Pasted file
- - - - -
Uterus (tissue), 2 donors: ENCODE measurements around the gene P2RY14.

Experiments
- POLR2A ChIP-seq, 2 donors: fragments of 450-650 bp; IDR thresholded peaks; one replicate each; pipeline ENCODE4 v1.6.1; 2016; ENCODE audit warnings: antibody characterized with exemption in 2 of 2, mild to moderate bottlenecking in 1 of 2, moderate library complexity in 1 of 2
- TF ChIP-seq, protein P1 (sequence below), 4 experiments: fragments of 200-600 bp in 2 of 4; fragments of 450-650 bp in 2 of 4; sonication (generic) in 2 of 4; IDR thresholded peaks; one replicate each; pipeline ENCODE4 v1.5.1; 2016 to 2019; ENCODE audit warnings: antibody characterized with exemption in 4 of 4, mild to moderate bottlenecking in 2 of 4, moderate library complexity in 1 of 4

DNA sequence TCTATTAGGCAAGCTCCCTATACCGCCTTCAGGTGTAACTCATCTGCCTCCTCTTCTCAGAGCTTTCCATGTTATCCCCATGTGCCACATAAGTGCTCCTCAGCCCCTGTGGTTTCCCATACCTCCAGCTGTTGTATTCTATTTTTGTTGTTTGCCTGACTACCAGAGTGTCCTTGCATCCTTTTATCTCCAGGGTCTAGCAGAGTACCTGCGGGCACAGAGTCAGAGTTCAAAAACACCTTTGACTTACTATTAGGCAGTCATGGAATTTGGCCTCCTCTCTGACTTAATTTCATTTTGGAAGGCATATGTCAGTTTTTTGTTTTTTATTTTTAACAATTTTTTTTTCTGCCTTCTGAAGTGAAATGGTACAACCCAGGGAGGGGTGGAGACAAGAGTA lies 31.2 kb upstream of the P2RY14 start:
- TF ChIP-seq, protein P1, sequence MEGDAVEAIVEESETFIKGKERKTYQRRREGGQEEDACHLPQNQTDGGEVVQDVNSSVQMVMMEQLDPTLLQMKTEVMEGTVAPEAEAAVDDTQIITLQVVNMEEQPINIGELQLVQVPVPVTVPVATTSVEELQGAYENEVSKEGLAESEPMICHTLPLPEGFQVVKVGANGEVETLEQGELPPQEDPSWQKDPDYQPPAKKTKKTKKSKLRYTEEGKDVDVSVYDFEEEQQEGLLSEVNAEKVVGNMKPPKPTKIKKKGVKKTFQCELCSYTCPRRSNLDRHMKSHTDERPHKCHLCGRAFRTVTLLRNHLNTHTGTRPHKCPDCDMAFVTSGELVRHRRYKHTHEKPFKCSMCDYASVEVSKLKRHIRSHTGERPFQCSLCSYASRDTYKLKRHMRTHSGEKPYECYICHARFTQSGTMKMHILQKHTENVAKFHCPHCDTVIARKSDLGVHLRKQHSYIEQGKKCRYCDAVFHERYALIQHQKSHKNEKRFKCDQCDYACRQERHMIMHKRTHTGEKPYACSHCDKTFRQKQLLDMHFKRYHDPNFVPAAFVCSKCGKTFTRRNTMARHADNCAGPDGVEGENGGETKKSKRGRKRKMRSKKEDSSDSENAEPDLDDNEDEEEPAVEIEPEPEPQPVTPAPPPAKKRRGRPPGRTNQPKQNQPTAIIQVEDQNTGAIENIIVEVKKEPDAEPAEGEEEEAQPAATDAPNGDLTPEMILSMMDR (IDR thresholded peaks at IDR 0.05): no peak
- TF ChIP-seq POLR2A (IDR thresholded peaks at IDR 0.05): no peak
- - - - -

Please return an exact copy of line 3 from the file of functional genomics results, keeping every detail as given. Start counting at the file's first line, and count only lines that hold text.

- POLR2A ChIP-seq, 2 donors: fragments of 450-650 bp; IDR thresholded peaks; one replicate each; pipeline ENCODE4 v1.6.1; 2016; ENCODE audit warnings: antibody characterized with exemption in 2 of 2, mild to moderate bottlenecking in 1 of 2, moderate library complexity in 1 of 2